Something to prove
Published by Forbes on 1984-06-04
THE ODYSSEY of Swraj Paul began on a remote Himalayan hummock on a winter day 15 years ago. His young daughter had died of leukemia in London, where she had been taken for medical treatment. For 18 months Paul sought refuge in philosophy and ashrams and hermitages across his native India, and even the shrine at Lourdes. Then, while meditating that day on the mountain he sensed the way: To cope with life's travails, one must go back into the everyday world and cope with them there. "I realized that I had to get back to work again in order to come to terms with myself," Paul says.
"For reasons I cannot really pin down, I did not wish to settle down in India, where I could have joined my brothers in the family metal-bashing business or in trading. I wanted to make a clean and complete break with the past. I wanted to start anew."
That was 15 years ago. Today Swraj Paul is probably the best-known and richest Indian immigrant in Britain, a takeover artist with a chain of British metal-forming plants -- tubes, toys, tools, forgings and forklifts -- with assets of $200 million and 4,000 employees, plus tea estates in India and interests in sporting goods stores, oil and hotels.
In India, where Paul is fighting to take control of two of the nation's one making tractors, he is known as a most loyal friend to Prime Minister Indira Gandhi and her de facto ambassador to Europe. And he is beginning the search for properties in the U.S., in "the big mango," as he calls it.
When Paul came off the mountain, he rejoined his wife, Aruna, his twin sons, Ambar (who now has a graduate degree from Carnegie-Mellon) and Akash (one from MIT), and his daughter, Anjali, in London, where they had stayed while Paul was drifting through swami-land. On the strength of his family background -- his father had fashioned a respectably prosperous enterprise making buckets and brass fittings in Jalandhar, a city in the Punjab -- and his engineering degree from MIT, Paul obtained a bank loan of about #10,000. He used it to pany in Huntingdon, near Cambridge. This was the start of what has become a tube colossus, producing more than 36,000 tons of 170 different tube types annually, and a key part of his family-held Caparo Group, which in turn controls the publicly held Caparo Industries and Caparo Properties.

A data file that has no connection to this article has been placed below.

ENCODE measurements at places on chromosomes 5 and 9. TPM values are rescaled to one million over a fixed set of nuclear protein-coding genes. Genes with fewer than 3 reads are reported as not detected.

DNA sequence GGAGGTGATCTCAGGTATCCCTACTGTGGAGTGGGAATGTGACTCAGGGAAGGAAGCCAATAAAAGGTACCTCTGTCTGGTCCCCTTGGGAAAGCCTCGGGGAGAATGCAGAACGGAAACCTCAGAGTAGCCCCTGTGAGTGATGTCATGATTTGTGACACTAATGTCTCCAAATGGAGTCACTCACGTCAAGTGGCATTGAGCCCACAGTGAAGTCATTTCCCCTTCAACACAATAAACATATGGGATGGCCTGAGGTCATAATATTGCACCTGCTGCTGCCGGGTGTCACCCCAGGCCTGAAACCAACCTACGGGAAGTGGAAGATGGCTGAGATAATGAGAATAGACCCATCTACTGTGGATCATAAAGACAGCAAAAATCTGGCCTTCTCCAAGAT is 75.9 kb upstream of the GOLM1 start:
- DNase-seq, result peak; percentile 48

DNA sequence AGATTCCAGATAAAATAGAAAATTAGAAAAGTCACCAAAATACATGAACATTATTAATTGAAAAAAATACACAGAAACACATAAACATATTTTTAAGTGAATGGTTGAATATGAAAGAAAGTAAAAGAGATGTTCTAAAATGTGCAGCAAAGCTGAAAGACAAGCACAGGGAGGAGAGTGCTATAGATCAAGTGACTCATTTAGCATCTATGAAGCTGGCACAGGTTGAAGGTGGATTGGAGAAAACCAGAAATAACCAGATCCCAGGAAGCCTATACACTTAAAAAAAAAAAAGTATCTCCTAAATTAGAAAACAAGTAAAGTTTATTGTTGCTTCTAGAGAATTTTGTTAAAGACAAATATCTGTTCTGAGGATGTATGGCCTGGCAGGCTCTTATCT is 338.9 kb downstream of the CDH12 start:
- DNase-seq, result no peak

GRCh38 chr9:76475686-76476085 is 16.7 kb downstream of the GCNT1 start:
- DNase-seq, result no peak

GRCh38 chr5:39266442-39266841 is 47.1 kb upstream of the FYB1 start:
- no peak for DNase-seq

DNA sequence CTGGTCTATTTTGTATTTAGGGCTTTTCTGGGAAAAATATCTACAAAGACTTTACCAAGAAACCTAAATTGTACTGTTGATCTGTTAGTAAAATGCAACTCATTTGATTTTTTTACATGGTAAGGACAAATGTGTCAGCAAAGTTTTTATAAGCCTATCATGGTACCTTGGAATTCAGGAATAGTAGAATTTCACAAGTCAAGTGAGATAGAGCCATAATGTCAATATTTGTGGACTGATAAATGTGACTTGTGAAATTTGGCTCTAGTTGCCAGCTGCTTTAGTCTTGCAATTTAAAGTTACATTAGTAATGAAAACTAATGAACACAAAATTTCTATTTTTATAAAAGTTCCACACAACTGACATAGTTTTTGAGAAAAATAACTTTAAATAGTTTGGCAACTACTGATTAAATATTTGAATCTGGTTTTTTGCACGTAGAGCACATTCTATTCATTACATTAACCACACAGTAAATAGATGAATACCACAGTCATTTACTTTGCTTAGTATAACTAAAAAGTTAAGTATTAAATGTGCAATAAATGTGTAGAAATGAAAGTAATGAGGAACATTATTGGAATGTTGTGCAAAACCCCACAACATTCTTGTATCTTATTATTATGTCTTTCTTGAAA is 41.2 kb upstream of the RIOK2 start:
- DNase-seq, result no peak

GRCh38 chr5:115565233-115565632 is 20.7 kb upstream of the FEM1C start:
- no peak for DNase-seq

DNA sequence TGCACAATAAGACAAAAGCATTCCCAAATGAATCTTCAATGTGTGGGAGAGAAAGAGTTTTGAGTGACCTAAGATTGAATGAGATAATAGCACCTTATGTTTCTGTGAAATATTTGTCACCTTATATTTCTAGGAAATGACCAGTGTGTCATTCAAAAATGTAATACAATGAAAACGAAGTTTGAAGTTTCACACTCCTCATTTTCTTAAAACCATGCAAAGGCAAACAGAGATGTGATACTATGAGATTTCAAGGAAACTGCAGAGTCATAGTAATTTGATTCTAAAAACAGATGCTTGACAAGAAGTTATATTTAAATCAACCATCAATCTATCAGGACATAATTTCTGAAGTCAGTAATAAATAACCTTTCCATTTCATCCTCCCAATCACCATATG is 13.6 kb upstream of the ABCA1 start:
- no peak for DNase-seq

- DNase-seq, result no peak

During the years when British engineering shops have been shutting, Paul has been buying, sometimes quietly and sometimes in noisy takeovers. Small potatoes, perhaps, by Boone Pickens' standards, they are nevertheless the stuff of sensation in the British press. After a little chopping and bashing and tender loving care, his acquisitions usually start making money.
"I have shown over this last decade that if you behave sensibly, are prudent in your corporate and personal lifestyle, if you take calculated risks, pick the right managers to run your companies, and if you manage men well -- then you can succeed and flourish," Paul says.
"Swraj Paul is one of the shrewdest and toughest businessmen I know, a man of vision who possesses a keen financial brain. As a financial house, we take a very good view of him," says John MacArthur, corporate finance director of Kleinwort, Benson, the London-based international merchant banking firm. "What distinguishes his performance is that Paul doesn't become obsessed with acquisitions. If there comes a moment when he realizes that to continue would involve far too much of a diversion for him, he's enough of a trader to get out."
There's one big exception to this -- "that India business," as Swraj Paul calls it. Last year he invested heavily in the textile company and tractor manufacturer, partly in answer to Prime Minister Gandhi's call to overseas Indians to invest at home and partly to get a foothold there. But the Indian managers, no friends of Mrs. Gandhi or her ally Paul and fearful of losing control, are in court trying to block him, which makes Paul determined to win, particularly since he has little respect for some of India's business types.
"Some people in India have started a smear campaign against me," he "Yes, I am determined to get what I wanted at the start. I will not be driven out by a smear campaign. I just will not accept that kind of defeat."